HAIFA, Israel—A rally was held in front of the Chinese embassy in Tel Aviv on July 20 to call for an end to the 24-year persecution of Falun Gong in China.
The goal of this event was to increase awareness among Israeli citizens about what’s going on in China, Vadim Berstetsky, who heads the Falun Dafa Association in Israel, told The Epoch Times.
'Communism Endangers Our Freedom'"I don't practice Falun Gong, but you don't have to practice to see that practitioners are a light in the darkness," Oz Guterman, a doctor of psychology and a senior lecturer at the Department of Social & Health Sciences at Bar Ilan University, said at the event, adding that "they reveal how communism endangers our freedom."
The crimes against Falun Gong “are part of a whole world of evil,” Mr. Guterman told The Epoch Times.
"When you do not fight evil, in this case—the Chinese Communist Party’s evil—this evil spreads,” he said.
“This is the result of a cultural brainwashing,” he said, adding that "our cultural decline is partly because we didn't fight these things.”
People think the atrocities in China are something happening far away and have nothing to do with them, said Mr. Guterman. The problem is "the lack of understanding that we are all one body,” he said. “There are no more isolated villages."
A lack of compassion for others is being cruel to oneself, and a lack of compassion is “an existential danger,” he added.
Mr. Guterman said that what touches him the most is “the nobility of the Falun Gong people.”
They could have focused on the negative, and been full of anger and hatred, he said, yet “instead, they became a beacon of light in the darkness.”
'When You Have No Identity, You Have No Freedom'The CCP is a dictatorial, despotic force, which not only commits crimes against humanity within China itself, but exports them to the whole world, Moshe Feiglin, a former member of the Israeli Knesset (the Israeli parliament) told The Epoch Times.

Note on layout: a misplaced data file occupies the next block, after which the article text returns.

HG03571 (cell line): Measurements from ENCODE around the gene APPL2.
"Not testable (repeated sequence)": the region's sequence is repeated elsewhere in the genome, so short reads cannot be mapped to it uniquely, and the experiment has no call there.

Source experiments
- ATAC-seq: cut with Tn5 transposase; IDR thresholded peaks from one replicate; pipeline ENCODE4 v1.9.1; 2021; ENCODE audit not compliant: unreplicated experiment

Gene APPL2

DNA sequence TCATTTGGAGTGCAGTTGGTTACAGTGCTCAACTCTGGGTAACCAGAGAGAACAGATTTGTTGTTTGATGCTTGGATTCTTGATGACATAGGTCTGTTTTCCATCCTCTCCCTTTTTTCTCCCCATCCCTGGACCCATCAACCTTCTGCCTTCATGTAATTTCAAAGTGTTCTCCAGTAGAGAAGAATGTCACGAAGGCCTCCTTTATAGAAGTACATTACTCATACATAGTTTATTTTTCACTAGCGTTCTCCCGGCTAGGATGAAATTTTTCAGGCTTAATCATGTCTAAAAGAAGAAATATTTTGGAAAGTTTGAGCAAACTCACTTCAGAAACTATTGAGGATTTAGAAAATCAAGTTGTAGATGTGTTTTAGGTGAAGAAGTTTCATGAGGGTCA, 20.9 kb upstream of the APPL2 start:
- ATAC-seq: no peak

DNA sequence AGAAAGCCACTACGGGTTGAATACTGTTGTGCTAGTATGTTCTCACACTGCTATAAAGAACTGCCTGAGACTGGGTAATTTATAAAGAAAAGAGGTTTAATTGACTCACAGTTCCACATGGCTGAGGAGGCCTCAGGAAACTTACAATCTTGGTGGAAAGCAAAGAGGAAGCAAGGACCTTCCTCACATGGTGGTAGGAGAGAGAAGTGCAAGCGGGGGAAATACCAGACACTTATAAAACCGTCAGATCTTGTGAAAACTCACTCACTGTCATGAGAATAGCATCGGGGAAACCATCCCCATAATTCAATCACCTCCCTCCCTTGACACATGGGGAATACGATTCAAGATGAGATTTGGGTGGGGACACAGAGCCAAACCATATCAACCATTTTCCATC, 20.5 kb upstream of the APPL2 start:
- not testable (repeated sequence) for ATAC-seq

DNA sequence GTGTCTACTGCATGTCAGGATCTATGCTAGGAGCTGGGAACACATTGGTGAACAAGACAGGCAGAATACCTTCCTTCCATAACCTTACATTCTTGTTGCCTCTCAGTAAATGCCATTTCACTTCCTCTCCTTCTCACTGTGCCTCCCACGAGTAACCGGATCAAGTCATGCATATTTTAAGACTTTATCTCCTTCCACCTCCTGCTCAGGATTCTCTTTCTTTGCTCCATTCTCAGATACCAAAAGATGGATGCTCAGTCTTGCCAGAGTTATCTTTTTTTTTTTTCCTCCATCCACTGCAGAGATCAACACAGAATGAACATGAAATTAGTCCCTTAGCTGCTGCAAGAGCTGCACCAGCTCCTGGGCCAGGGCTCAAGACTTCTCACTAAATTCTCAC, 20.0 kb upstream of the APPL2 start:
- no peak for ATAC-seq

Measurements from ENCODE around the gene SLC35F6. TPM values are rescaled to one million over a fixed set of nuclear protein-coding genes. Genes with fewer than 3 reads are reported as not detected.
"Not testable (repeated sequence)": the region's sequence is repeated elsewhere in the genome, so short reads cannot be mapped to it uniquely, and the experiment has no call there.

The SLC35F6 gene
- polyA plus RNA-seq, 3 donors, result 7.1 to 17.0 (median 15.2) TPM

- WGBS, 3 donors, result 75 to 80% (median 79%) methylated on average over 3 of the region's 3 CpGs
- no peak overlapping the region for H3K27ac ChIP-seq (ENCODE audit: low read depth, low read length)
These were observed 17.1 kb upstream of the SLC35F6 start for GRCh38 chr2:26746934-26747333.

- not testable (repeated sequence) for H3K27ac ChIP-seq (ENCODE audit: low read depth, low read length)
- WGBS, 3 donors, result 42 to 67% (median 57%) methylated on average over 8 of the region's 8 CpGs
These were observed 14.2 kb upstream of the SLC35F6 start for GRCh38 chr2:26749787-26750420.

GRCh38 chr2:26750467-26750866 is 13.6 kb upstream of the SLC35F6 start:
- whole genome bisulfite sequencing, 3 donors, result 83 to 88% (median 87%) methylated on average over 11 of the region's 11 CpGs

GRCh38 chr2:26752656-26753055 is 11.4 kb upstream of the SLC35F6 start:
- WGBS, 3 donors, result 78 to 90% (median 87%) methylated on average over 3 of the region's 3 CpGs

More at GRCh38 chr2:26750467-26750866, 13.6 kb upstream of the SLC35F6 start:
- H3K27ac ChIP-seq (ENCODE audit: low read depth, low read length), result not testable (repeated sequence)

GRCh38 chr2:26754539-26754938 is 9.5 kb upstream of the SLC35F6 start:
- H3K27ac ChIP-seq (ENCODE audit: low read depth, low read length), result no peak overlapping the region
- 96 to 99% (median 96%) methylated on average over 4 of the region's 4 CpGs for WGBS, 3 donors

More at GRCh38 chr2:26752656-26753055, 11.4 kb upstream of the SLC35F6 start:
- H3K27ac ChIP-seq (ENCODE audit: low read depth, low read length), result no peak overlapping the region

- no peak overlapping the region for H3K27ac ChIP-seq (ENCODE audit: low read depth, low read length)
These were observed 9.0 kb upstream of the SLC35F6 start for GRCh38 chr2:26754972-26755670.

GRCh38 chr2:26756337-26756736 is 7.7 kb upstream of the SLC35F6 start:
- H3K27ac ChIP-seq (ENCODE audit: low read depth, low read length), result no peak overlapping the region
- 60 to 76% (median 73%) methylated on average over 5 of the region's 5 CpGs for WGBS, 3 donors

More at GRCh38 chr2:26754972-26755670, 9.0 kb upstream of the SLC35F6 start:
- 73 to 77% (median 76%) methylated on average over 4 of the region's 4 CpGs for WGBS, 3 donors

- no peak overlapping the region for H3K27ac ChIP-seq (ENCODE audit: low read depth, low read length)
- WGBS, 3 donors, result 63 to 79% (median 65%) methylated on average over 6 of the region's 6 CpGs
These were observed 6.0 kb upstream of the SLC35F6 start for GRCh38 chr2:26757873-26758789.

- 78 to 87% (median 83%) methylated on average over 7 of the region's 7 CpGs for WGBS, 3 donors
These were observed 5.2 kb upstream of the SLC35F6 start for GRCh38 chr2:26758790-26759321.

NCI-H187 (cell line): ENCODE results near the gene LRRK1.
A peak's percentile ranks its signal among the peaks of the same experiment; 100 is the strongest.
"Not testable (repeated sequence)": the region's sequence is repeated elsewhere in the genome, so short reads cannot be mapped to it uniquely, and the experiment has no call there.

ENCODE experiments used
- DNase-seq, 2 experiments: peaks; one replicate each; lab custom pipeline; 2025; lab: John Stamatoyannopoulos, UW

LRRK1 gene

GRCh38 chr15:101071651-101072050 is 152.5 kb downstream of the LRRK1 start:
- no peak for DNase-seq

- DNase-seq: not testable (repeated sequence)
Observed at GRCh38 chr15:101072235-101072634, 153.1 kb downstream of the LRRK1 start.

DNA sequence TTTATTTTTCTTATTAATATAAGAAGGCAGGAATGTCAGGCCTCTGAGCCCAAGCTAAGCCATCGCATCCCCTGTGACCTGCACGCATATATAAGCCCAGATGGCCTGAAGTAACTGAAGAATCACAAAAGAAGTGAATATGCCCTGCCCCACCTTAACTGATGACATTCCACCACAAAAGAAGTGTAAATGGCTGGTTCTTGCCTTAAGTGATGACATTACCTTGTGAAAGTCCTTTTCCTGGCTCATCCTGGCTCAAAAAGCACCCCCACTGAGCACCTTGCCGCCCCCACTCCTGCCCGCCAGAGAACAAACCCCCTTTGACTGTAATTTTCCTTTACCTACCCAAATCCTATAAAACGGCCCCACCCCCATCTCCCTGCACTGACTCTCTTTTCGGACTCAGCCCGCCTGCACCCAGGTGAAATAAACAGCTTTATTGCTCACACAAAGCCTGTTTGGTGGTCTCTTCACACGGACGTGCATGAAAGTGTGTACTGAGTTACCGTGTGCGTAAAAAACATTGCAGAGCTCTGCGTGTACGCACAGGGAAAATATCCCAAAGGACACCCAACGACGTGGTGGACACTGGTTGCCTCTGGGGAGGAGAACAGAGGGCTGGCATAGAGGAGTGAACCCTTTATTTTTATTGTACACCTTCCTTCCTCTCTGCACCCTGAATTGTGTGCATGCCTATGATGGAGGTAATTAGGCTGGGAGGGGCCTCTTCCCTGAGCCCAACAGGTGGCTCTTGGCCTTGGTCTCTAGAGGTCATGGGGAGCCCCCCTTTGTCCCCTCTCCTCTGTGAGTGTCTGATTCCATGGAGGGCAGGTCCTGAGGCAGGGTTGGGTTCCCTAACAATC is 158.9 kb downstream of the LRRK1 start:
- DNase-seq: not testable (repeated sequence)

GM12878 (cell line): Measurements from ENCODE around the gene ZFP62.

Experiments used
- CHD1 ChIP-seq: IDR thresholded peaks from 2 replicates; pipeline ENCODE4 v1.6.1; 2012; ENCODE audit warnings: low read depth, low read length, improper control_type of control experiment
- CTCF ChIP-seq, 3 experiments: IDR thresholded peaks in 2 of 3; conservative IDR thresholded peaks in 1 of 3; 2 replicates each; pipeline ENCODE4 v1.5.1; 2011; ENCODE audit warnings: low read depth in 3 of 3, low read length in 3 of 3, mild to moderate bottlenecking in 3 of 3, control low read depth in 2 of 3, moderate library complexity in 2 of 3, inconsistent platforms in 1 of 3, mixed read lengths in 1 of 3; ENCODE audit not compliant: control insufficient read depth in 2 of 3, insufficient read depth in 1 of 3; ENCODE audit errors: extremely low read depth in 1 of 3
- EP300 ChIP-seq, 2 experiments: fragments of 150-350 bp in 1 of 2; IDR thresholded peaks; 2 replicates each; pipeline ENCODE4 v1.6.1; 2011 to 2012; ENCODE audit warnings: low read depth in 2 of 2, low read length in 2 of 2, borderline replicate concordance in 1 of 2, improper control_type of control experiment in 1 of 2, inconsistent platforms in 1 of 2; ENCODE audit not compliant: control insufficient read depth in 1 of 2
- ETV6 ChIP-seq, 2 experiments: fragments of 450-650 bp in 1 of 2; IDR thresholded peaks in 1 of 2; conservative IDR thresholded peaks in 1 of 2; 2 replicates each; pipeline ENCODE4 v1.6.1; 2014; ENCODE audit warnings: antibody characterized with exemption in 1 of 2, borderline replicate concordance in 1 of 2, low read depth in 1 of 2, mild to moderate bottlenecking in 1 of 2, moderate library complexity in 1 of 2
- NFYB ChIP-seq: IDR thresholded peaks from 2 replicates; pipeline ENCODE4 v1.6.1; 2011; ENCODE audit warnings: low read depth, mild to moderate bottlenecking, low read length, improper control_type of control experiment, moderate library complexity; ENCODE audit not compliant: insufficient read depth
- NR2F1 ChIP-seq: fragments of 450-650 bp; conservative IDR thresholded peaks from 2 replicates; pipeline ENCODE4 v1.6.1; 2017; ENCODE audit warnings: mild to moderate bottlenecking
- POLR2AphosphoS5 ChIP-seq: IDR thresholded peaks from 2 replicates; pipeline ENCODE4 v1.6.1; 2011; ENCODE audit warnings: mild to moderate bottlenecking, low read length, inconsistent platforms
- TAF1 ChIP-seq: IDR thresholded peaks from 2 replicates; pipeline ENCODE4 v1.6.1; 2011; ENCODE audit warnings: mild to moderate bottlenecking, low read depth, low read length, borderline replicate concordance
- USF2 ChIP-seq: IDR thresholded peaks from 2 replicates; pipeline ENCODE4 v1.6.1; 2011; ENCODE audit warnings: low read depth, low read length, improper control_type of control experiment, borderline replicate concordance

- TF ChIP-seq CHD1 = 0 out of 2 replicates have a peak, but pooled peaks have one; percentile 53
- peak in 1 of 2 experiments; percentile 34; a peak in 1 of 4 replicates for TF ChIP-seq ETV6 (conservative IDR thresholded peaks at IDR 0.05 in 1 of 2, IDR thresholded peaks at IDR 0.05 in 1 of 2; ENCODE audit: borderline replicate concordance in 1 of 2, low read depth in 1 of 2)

People are casually signing and accepting the CCP's constitution when pushing a button to download apps, he said.
“We see how human freedoms in the whole world are crumbling,” said Mr. Feiglin. The war against the crimes committed against Falun Gong or the Uyghurs in China is not a war against the violation of human rights of certain groups in a certain place, but rather “a war for freedom in the whole world.”
As a person of faith, "I believe that God is the source of all identities in the world,” he said.
"What happens in the communist regime in China and communism is always the result of an atheistic view, a materialist view that says there is no God in the world, which negates faith," he said. "But if there is no God, there are no identities."
"You can then be whatever you want. You can be a man, you can be a woman, and you can reinvent your national identity," Mr. Feiglin said. “That is, you were not born with the identity that God created, you rather re-invent it at any given moment.”
“When you have no identity, you have no freedom,” Mr. Feiglin noted.
At the time of the Nazi regime, when freedom was taken from the Jewish people, the first thing that was taken away was their identity, and numbers were tattooed on their arms, he said—they were not human anymore, they were just numbers.
That is, one's freedom is an outgrowth of one's identity, Mr. Feiglin said. “Man has no identity if he does not have God.”
The CCP is exporting the negation of identity, he said. The progressive movement, or the progressive ideology that we experience today is the modern appearance of the Bolshevik Revolution. And for it to "grease the wheels of the revolution," it constantly needs wars where "everyone has to fight everyone all the time."
This revolution eventually leads to the erasure of all identities and the denial of all freedoms and ultimately to death, Mr. Feiglin said.
This persecution of Falun Gong is a much more dangerous war than the wars we have known before, he said. This time, the new Bolshevik Revolution is not advancing behind tanks, but rather a gift box in the form of a new phone, new technologies, and all kinds of temptations.